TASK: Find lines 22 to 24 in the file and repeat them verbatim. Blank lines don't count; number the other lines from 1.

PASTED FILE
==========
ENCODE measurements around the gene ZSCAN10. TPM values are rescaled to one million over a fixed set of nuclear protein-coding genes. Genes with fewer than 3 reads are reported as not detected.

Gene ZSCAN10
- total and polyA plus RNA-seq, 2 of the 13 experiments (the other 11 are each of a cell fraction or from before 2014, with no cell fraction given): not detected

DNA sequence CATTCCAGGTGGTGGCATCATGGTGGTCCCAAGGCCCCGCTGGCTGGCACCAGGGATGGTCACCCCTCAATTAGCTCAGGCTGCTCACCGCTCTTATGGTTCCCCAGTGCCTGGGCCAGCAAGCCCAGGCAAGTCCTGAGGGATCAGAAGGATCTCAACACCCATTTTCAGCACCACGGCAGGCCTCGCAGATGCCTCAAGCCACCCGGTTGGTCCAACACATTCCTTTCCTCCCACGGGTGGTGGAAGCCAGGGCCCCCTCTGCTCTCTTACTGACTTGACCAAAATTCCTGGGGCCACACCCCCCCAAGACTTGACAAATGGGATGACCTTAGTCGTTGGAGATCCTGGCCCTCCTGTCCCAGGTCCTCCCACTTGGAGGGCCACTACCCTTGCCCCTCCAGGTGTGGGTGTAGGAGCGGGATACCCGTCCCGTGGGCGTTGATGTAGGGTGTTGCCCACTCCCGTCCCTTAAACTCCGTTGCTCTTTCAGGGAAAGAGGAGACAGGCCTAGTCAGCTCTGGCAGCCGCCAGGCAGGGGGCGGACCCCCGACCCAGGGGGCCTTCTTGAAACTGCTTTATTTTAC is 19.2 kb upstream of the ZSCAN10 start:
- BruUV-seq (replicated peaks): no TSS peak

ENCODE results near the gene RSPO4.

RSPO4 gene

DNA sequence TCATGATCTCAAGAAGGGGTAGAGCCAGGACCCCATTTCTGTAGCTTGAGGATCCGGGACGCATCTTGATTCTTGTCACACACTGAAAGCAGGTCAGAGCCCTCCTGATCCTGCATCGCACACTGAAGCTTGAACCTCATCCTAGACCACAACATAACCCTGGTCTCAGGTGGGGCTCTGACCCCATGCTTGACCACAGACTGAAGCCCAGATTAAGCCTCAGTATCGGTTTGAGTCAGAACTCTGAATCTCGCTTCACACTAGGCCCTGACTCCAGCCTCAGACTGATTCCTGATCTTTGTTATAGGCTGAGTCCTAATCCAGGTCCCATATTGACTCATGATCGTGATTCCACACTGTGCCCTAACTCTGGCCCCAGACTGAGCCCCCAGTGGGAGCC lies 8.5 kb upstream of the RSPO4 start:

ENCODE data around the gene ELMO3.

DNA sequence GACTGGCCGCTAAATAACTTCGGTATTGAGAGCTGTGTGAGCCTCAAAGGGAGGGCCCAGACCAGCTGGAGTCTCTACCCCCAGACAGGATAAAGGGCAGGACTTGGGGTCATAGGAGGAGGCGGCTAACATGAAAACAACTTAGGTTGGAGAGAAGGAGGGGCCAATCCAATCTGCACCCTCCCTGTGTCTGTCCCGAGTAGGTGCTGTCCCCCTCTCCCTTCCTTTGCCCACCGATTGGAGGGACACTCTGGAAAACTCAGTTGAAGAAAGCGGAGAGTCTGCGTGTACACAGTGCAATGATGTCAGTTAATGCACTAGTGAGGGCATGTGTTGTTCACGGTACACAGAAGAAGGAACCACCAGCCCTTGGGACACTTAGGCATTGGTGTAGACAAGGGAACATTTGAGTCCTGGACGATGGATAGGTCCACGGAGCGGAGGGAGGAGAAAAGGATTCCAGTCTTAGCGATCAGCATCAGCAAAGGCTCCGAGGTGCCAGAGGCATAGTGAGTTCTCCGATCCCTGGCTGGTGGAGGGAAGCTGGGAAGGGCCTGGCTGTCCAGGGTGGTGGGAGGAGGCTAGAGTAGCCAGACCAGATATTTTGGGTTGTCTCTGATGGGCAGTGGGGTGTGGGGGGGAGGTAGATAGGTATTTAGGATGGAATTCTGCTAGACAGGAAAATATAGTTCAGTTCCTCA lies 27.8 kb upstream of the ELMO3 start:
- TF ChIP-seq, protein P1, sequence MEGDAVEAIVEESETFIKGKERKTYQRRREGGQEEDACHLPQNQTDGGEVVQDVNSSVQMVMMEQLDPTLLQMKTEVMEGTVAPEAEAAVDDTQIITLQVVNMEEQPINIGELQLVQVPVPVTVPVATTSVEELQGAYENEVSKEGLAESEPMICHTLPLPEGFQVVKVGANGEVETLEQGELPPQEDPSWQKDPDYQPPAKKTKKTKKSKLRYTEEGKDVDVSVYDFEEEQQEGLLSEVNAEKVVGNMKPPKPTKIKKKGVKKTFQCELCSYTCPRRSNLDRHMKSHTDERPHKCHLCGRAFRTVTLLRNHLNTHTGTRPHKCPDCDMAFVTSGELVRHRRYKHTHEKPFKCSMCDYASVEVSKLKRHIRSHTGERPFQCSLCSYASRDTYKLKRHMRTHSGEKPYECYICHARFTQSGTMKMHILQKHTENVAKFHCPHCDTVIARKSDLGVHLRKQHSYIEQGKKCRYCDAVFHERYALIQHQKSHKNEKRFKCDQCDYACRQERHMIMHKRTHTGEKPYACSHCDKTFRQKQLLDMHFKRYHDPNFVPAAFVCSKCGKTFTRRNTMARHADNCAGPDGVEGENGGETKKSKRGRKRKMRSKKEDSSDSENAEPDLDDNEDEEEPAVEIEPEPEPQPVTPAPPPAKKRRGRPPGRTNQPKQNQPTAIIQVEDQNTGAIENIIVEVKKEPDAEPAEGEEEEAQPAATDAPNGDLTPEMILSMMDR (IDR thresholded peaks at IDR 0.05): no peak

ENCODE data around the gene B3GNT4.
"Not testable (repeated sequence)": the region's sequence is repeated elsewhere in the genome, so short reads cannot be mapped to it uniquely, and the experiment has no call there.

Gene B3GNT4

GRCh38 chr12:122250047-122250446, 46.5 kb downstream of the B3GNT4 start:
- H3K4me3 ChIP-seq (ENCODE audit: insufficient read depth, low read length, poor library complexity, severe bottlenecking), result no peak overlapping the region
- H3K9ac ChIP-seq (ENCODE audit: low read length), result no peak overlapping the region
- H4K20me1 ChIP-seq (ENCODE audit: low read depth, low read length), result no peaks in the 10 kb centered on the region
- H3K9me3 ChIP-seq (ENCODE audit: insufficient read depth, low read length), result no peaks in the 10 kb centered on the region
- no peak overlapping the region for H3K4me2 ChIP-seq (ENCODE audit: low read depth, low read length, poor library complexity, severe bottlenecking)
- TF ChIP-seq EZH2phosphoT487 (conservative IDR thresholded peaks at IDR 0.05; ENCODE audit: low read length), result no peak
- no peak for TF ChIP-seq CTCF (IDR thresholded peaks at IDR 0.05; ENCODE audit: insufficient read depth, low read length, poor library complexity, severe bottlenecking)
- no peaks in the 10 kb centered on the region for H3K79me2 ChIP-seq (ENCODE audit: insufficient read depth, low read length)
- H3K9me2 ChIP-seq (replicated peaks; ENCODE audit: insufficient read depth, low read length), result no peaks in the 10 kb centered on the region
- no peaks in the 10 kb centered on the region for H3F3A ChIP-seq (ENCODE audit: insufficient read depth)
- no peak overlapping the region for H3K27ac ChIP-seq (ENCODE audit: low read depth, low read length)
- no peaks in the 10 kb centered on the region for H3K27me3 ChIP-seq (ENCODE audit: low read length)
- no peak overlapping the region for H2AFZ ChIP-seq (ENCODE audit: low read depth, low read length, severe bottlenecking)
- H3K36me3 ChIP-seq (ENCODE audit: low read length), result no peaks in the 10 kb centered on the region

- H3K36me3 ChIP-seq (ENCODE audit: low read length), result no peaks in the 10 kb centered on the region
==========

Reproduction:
- no peak for TF ChIP-seq CTCF (IDR thresholded peaks at IDR 0.05; ENCODE audit: insufficient read depth, low read length, poor library complexity, severe bottlenecking)
- no peaks in the 10 kb centered on the region for H3K79me2 ChIP-seq (ENCODE audit: insufficient read depth, low read length)
- H3K9me2 ChIP-seq (replicated peaks; ENCODE audit: insufficient read depth, low read length), result no peaks in the 10 kb centered on the region